How to Choose Between a Fixed or Floating Rate Home Loan?
This article discusses the definition of the two types of loan, the different types of floating rate home loan, and considerations in choosing between the two types of loan and other important things to note.
Most people planning to buy a home in Singapore will need to take out a loan. They will be given a choice between a Fixed Rate loan or a Floating Rate loan as these are the two main types of home loans that Singapore banks loan property buyers. Generally speaking, one isn’t necessarily better than the other because your choice will depend on your personal situation. This article will explain the differences between the two to help you decide which type of loan would be better for you. (Hint: this involves more than just interest rates.)
Background on Home Loans Offered in Singapore
More than 20 banks and financial institutions in Singapore offer property loans to buyers with each one trying to persuade customers that their loans offer them the best deal. If you are in the market for a home loan, it’s important that you understand how each type works before signing on the dotted line and getting locked in for a period of time.
On the surface all home loans may seem the same, but if you look deeper, you’ll notice huge differences. There are pros and cons to each type of home loan and once you understand the details, you’ll be able to decide which type is best for you.
Fixed Home Rate Loans
Even though the name implies that a Fixed Home Rate (FHR) loan will maintain the same interest rate for the life of the loan, this is not true in Singapore. The interest rate only remains fixed for two or three years. In some instances, the lender will offer an option of one or five years.
Once the period of the fixed interest rate is over, the interest rate on the loan will be aligned with Fixed Deposit Rate (FDR), Singapore Interbank Offered Rate (SIBOR) or some other reference interest rate that the bank uses. This rate may be equal to or higher than the floating rate home loan. It all depends on the bank’s “spread.” This is the added percentage that the lender earns from you, the borrower, plus the cost of lending you the money for the principle.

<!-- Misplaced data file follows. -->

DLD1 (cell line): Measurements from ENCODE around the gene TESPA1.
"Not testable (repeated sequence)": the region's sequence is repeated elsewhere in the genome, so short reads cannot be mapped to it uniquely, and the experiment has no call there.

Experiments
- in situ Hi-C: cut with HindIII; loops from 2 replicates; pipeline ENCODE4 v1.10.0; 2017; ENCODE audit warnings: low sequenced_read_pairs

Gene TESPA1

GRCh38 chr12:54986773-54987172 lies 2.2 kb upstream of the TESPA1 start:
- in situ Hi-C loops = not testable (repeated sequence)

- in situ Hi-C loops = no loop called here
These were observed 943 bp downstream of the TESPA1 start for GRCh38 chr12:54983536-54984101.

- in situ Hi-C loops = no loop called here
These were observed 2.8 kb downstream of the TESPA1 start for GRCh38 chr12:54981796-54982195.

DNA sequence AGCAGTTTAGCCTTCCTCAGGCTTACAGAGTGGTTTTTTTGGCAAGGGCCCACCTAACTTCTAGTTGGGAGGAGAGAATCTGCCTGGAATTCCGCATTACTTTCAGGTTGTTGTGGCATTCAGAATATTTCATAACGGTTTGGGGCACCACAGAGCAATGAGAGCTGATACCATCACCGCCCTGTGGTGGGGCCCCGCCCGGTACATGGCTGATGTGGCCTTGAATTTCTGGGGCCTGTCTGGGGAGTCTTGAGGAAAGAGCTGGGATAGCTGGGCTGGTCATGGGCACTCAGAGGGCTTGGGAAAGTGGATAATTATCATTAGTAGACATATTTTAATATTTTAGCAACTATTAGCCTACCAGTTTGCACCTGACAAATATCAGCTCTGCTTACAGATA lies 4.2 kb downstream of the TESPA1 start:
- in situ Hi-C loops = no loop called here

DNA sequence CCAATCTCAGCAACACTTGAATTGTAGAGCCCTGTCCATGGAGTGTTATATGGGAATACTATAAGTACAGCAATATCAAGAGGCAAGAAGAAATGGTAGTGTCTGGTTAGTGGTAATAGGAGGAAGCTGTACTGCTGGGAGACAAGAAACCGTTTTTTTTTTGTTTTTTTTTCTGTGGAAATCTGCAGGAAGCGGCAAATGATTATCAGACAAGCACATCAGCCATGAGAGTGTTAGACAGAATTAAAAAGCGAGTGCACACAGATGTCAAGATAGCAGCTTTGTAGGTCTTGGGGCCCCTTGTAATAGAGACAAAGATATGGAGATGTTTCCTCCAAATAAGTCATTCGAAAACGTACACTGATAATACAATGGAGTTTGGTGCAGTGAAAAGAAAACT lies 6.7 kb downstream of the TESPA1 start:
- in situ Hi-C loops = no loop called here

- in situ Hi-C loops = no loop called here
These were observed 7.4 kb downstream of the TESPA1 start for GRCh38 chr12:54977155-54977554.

The lock-in period on an FHR loan is usually aligned with the fixed interest rate period, which is something we’ll explain later in this article.
Floating Rate Home Loans
A Floating Rate home loan seems like one in which the interest rate would periodically be adjusted. This is true, and how often it changes depends on which type of floating rate home loan you have. When the interest rate is adjusted, your monthly instalment payments on the loan may change as well.
When you buy a home in Singapore, you need to know that a Floating Rate home loan could be based on a Fixed Deposit-Based Rate (FDR) loan or a Singapore Interbank Offered Rate (SIBOR) loan.
Floating Rate loans typically have a lock-in period of two years and they may be more relaxed when it comes to the rules on partial repayments during this time.
SIBOR Home Loans
This type of loan is a Floating Rate home loan aligned with the Singapore Interbank Offered Rate (SIBOR). Banks in Singapore lend one another money, and these loans are at a certain interest rate, which a panel of 12-20 banks in Singapore determine. This is done under The Association of Banks in Singapore (ABS) utilizing an adjusted (bell curve) arithmetic mean.
This may seem complex, but this process is thought to be a fairer way of setting home loan rates, since SIBOR is determined by multiple banks and usually directly correlated to the interest rates that the U.S. Federal Reserve sets. And those rates are considered the global benchmark for interest rates.